Why are date filtered out from results when using sorting?


#1

Hi, I’m wondering why are data filtered out when sorting is used?

Here is example:
Schema:

city: string .
name: string .
state: string @index(exact) .
type: string @index(exact) .

mutation:

{
  set {
    _:book1 <name> "Book 1" .
    _:book1 <city> "NY" .
    _:book1 <state> "USA" .
    _:book1 <type> "paper" .
    _:book2 <name> "Book 2" .
    _:book2 <city> "Bratislava" .
    _:book2 <state> "Slovakia" .
    _:book2 <type> "paper" .
    _:book3 <name> "Book 3" .
    _:book3 <city> "Chicago" .
    _:book3 <type> "paper" .
  }
}

First query returns all tree books:

{
  paperBooks(func: eq(type,"paper")) {
    expand(_all_)
  }
}

result:

{
  "data": {
    "paperBooks": [
      {
        "type": "paper",
        "state": "USA",
        "name": "Book 1",
        "city": "NY"
      },
      {
        "type": "paper",
        "state": "Slovakia",
        "name": "Book 2",
        "city": "Bratislava"
      },
      {
        "type": "paper",
        "name": "Book 3",
        "city": "Chicago"
      }
    ]
  },
  "extensions": {
    "server_latency": {
      "parsing_ns": 10437,
      "processing_ns": 4036215,
      "encoding_ns": 1085967
    },
    "txn": {
      "start_ts": 44
    }
  }
}

Same query with sorting:

{
  paperBooks(func: eq(type,"paper"),orderasc: state) {
    expand(_all_)
  }
}

Result (book 3 is missing):

{
  "data": {
    "paperBooks": [
      {
        "state": "Slovakia",
        "name": "Book 2",
        "city": "Bratislava",
        "type": "paper",
        "uid": "0xb"
      },
      {
        "state": "USA",
        "name": "Book 1",
        "city": "NY",
        "type": "paper",
        "uid": "0xa"
      }
    ]
  },
  "extensions": {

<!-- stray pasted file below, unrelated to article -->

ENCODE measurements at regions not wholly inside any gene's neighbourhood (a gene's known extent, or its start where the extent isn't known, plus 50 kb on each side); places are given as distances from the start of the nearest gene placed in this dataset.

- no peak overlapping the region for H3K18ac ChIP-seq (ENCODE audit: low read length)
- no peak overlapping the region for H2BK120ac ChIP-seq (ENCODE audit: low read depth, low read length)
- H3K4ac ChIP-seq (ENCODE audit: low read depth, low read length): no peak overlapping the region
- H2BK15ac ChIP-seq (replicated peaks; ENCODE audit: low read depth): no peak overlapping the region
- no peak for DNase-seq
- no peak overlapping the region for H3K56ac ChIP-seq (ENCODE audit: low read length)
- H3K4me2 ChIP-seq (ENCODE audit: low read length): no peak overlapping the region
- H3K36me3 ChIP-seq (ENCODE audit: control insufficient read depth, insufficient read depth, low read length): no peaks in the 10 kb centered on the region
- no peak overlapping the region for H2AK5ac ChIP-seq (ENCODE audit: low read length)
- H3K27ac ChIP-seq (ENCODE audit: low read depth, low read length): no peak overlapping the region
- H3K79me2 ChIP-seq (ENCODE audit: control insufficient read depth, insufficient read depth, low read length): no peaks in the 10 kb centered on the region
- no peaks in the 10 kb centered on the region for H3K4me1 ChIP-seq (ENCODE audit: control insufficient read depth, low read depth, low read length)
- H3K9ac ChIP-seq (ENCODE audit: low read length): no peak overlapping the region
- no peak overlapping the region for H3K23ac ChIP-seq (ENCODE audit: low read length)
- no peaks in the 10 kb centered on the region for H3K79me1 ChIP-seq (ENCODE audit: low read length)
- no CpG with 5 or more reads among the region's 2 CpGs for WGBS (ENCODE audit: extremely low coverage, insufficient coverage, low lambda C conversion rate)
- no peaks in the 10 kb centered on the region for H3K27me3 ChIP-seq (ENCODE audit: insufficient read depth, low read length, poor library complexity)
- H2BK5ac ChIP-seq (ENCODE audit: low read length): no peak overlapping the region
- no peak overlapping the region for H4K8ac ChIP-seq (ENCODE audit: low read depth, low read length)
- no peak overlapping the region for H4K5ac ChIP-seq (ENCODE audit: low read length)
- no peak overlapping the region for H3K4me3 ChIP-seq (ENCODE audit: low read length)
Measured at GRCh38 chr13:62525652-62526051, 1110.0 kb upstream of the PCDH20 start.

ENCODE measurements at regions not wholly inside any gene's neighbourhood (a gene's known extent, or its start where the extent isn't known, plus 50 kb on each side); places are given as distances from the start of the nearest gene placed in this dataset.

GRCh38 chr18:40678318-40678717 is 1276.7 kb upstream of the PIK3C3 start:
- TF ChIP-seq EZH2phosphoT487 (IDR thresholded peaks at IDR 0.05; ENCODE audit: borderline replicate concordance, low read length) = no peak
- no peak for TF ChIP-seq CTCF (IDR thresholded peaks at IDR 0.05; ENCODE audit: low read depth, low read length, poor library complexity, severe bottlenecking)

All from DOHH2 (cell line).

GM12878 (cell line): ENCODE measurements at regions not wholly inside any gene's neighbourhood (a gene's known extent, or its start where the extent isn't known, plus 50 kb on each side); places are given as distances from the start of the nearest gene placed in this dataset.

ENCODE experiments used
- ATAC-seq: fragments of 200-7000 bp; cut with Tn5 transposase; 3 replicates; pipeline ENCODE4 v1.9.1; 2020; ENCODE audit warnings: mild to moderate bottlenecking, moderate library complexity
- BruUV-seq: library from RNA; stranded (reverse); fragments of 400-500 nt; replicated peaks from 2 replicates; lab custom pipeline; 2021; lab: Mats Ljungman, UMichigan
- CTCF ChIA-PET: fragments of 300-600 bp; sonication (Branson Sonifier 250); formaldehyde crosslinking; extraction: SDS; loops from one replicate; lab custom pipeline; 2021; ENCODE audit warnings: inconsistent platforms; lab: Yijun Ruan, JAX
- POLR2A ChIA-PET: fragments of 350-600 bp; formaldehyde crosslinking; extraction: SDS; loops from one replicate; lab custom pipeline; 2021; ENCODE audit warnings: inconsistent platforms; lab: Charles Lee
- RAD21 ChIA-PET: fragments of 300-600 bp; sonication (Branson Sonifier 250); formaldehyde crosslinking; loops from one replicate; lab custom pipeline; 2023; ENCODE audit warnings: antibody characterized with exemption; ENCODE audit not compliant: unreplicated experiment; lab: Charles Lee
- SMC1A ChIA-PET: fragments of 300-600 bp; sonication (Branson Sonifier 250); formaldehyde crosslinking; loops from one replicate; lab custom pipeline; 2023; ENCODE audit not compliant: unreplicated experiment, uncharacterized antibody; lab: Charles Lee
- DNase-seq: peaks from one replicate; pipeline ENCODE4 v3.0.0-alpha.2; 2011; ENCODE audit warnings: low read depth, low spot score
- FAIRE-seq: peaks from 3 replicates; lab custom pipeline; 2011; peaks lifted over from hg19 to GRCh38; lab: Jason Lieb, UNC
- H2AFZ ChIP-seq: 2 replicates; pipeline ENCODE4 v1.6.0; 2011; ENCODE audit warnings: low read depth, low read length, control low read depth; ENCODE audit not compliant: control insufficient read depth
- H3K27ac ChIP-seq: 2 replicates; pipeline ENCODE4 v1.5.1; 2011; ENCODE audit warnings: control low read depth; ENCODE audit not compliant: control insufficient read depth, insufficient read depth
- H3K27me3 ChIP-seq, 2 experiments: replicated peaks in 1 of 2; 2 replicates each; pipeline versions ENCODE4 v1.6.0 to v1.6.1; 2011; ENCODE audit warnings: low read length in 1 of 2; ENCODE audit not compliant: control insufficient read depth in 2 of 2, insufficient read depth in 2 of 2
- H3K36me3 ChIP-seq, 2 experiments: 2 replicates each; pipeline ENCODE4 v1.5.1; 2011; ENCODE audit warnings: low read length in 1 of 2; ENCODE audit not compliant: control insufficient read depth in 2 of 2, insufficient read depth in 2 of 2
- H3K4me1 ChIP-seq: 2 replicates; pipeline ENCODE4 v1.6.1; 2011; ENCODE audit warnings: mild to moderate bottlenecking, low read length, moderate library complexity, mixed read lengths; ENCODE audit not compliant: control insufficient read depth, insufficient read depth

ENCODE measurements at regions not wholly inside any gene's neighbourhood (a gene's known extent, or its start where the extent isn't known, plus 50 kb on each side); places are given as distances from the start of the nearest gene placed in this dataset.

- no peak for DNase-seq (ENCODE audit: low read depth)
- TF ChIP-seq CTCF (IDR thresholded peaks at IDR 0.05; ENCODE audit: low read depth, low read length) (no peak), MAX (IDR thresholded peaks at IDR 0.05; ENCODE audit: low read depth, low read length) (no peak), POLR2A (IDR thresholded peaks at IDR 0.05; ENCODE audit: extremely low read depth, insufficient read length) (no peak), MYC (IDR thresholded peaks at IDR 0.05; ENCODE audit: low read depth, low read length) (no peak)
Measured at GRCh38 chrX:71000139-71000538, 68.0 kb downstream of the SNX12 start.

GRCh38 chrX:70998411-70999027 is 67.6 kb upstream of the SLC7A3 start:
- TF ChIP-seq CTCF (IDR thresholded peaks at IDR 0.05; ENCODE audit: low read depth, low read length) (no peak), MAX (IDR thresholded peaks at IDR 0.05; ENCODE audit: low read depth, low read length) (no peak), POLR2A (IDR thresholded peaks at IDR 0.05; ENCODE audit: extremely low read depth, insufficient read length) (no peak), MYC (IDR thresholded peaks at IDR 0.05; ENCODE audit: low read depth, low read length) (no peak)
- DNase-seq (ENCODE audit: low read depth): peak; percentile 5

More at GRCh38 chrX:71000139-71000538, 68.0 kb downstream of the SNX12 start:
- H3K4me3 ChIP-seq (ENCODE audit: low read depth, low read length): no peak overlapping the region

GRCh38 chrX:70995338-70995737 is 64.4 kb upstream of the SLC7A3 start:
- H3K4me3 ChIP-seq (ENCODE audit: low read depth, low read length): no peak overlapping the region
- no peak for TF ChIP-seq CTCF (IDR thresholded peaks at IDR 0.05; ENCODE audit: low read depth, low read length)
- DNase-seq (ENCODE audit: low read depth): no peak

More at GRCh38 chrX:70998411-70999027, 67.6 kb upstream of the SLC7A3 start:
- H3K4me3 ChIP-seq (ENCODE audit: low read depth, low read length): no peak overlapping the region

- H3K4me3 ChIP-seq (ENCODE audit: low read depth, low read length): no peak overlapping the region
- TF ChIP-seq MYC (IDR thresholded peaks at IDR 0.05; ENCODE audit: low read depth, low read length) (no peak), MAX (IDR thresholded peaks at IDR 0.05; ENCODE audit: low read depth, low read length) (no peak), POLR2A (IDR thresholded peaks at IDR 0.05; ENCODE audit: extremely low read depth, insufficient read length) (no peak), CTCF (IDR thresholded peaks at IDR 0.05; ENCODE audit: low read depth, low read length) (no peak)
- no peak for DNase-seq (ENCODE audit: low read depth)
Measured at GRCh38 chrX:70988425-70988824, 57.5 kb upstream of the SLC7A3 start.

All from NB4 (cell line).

"server_latency": {
      "parsing_ns": 7123,
      "processing_ns": 6755452,
      "encoding_ns": 476294
    },
    "txn": {
      "start_ts": 45
    }
  }
}

Why? Why are not nodes without sorting predicate added to start or end of result set?


(Michel Conrado) #2

Selmeci check this issue

You also can do:

{
  paperBooks(func: eq(type,"paper"), orderasc:name, orderasc:state) {
    expand(_all_)
  }
}

#3

Thanks for hint. I will add something like missing = "" for every node and than it works.


#4

I have one problem with this solution. I cannot use pagination :frowning:


(Michel Conrado) #5

Can’t see why not. Can you explain?

Cheers.


#6

It looks like offset is working on first predicate which is same for every node (missing = "").

I tried it on different data set, and result was weird.

Query:

{

                     

                     var(func: eq(element.type,["Boiler_master"])) @cascade {
          ELEMENT as ~element.type.in {
            owner @filter(eq(organization.id,"quantum-as"))
          }
       }

                     hits(func: uid(ELEMENT)) {
                       count(uid)
                     }


                     results(func: uid(ELEMENT),orderasc:sort.by.missing.predicate, orderasc: sorting.by.9e01d147337dff100e7c61a24d385fa4, first: 100, offset: 0) {
                       {
          uid
          elementHash: element.hash
          sorting.by.9e01d147337dff100e7c61a24d385fa4   
          sort.by.missing.predicate
                     }

                   }
          }

and same query with offset 100.

Results are here.


(Michel Conrado) #7

Sorry, It’s not obvious to me. You have more than 200 nodes. Using an offset of 100. What’s weird?

update
What means “sort.by.missing.predicate”? Why is empty? if has no value. There’s no sorting. There is no logical sorting by empty value. Needs to have something meaningful or it will obey some other rule not obvious. You’re using two sorting rules. This may interfere.

Note Without a sort order specified, the results are sorted by uid , which is assigned randomly. So the ordering, while deterministic, might not be what you expected.

https://docs.dgraph.io/query-language#pagination